1) When did they get bored enough to stop the flash. (“Hmm&ldots; I don’t want to refinance)
2) When did they get interested enough to click through (“You had me at hello&ldots;”)
3) Did the Flash file start correctly? (Place a data point that starts when the flash successfully plays.
4) How far did the Flash file play before it stopped/quit/crashed/etc? (Put lot’s of data points)

Stop trying to close the deal in the email.

No one completes a sale within the email; no one fills out a mortgage/insurance/request for heartburn medicine or whatever the new “thing” is, so quit trying to design your emails to do so. You WANT them to click through to the website where all of your normal & “stable” actions and events “should” be. Certainly if you’re even thinking of investing in Flash or HTML Email – it is because you’ve already turned your website into a lean, mean revenue or lead generating machine.*

You do this because:

  • The Flash movie will play perfectly.
  • The contact and order forms are all set up.
  • The data collection devices are in order.
  • Nothing is left up to chance or a recipient’s email client.
  • Nothing will “trash” the recipient’s computer or garble the message and associate you or your client’s brand with doing so.

[Editor’s Note: Why is it that the only thing that does seem to get through unscathed IS the logo or corporate url – like a giant “beacon of blame”. ]

It’s the offer silly.

Yes, “duh”, you know this I’m sure. Quit annoying your recipients with silly, boring, inane stuff. You can only make the word “Mortgage” stand out so much against the backdrop of everyday life.

Our most successful Flash email campaign was an animated .gif driven push to our site using a viral game as the “offer”. “It’s not in the Contract” – which was presented as follows:

  1. A Dual Text/HTML Email sent from Constant Contact, so that the recipients either got the animated .gif email I described above, or a simple text email to tell them about the game.
  2. We designed the game so that it was NOT intended to be played in the body of the email. You cannot control the recipient’s email client, nor should you try to.
  3. Constant Contact recorded the number of opens, clickthroughs, etc all of the normal metrics you would expect from an email campaign.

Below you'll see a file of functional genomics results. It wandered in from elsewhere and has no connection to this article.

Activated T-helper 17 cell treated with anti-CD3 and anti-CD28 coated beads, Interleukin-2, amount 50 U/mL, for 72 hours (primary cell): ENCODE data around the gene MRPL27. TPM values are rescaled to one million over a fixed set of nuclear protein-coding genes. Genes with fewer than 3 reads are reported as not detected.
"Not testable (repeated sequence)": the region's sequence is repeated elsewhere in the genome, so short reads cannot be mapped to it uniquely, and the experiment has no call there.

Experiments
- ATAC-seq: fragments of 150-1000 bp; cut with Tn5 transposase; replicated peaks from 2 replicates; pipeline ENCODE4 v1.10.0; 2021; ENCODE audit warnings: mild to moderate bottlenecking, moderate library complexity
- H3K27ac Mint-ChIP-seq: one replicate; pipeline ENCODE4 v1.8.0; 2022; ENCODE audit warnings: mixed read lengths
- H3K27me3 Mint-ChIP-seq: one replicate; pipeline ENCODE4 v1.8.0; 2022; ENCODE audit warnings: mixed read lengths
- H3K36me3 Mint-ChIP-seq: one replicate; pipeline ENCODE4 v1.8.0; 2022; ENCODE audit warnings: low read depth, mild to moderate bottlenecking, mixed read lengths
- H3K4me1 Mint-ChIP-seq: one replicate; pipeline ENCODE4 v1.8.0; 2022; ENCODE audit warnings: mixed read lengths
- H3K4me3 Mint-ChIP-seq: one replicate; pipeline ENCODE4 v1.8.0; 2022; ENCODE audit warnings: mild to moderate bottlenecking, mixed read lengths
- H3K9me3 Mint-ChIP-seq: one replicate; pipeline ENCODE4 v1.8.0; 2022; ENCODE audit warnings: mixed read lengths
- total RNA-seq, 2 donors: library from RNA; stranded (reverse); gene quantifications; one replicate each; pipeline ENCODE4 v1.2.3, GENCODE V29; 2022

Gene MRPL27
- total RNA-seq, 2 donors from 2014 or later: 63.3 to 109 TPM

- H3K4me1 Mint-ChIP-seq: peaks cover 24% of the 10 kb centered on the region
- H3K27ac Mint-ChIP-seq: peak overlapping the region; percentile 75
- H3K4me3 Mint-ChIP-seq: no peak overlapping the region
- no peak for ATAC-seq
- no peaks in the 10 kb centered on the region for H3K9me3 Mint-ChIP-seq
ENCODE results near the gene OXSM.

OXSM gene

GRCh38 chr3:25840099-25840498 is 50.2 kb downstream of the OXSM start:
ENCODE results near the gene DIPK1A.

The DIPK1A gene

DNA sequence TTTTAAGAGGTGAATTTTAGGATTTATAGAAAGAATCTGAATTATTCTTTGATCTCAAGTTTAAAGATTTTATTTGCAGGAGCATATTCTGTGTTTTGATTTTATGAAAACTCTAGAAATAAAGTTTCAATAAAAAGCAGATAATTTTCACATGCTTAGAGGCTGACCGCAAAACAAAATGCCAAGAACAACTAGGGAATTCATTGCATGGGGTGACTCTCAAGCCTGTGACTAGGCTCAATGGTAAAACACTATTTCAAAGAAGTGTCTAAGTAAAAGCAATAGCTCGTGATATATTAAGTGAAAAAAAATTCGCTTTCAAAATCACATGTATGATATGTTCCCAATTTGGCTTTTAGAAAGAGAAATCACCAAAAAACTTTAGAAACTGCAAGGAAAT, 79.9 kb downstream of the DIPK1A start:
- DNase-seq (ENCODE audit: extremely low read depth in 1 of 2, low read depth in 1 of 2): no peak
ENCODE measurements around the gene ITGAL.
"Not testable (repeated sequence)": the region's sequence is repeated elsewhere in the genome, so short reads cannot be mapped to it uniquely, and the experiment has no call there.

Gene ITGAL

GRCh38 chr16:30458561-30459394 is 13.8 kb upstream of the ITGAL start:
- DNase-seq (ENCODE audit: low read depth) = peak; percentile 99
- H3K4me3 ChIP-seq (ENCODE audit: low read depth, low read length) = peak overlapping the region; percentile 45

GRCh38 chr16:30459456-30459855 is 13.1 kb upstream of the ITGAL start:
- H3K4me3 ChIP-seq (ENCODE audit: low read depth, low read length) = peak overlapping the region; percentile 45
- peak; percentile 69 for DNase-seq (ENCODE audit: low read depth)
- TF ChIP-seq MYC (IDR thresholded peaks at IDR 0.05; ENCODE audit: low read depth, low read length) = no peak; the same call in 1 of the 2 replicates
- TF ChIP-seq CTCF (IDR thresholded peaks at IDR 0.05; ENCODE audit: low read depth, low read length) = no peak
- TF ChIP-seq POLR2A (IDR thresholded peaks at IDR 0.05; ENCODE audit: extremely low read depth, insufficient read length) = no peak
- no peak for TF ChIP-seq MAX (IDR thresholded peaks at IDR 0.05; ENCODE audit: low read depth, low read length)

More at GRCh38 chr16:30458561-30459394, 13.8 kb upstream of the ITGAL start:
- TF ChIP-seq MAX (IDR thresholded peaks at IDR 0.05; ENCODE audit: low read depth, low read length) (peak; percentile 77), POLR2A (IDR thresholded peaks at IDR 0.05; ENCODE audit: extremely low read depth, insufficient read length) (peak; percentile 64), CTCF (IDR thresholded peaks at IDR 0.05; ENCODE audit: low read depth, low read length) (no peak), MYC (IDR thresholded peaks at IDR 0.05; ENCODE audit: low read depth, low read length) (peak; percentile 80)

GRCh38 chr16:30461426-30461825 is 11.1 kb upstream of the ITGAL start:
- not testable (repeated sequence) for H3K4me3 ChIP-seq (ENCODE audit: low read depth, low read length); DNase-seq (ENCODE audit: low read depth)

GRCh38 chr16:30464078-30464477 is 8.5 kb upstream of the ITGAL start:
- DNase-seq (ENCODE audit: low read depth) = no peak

4. The game was played on our website with a forward to a friend feature on the webpage located just under the game.
  5. The Flash file was encoded with our Flash-tracking software to record some internal metrics, as in the number of unique plays, repeat plays, clickthroughs to website, etc.
  6. The coupon code was tied into the order system to flag a discount and further track the sale.
  7. The game itself contained a coupon for a 10% discount and was designed to present our message to the user as they played (Presents branding and the idea that working without a contract loses you time, money profit, etc.
  8. Our normal affiliate system was in place to record cookies and server-side tracking for visits and sales.


  • The game was emailed to 12,890 recipients.
  • 6,879 opened the email
  • 4,990 clickthrough to the game.
  • The email was forwarded 512 times.
  • The game was forwarded from the webpage 217 times to 534 people (multi-email fields)
  • Importantly, the game was played 187,900 times.
  • More importantly&ldots; the game generated 512 sales, 40 new affiliates, a number of new newsletter signups, multiple business partnerships, new clients for services and an all around general feeling of quantifiable success*****.
  • Even more importantly&ldots; the game generated brand awareness and sales that we could not even track 100%. Phone sales, delayed sales, sales through our affiliates and so on.

This is where you need to be if you do not have the resources to employ an Enterprise application for your Flash and Rich Media email needs. Nothing can replace a well thought out campaign, offer or creative piece of marketing. There is no reason why you cannot concentrate more on your time, money and effort on improving your message and offer, rather than taking a more “flashy” approach.

HTML Email Design:

An Introduction to HTML Email

Unnecessary Elements in HTML Email

For more information on troubleshooting HTML Email, visit our article archive here:

Additional links to Flash Email case studies, news, benchmarks or campaigns

Case Study Follow-Up: Flash and E-Mail

Fun @work: Viral Marketing for the Office

*Seriously, if you could hear the sarcasm dripping from my internal monologue.
**This is a common “skinned” web-based email client that is common with a lot of hosting packages.
***This is another web-based email client you will find with web hosts.
****This particular client was running “ChoiceMail” spam filtering.
*****It’s that warm fuzzy feeling you get when you absolutely know something you did worked out successfully, and you didn’t “guess” that it made the phone ring or sales increase.

This Web Marketing article was written by Tom Granger on 3/22/2005

Tom Granger is an HTML email consultant and divides what is loosely known as “”spare”” time between, a Template & Multimedia resource site, and, a CD-ROM & Flash Advertising firm.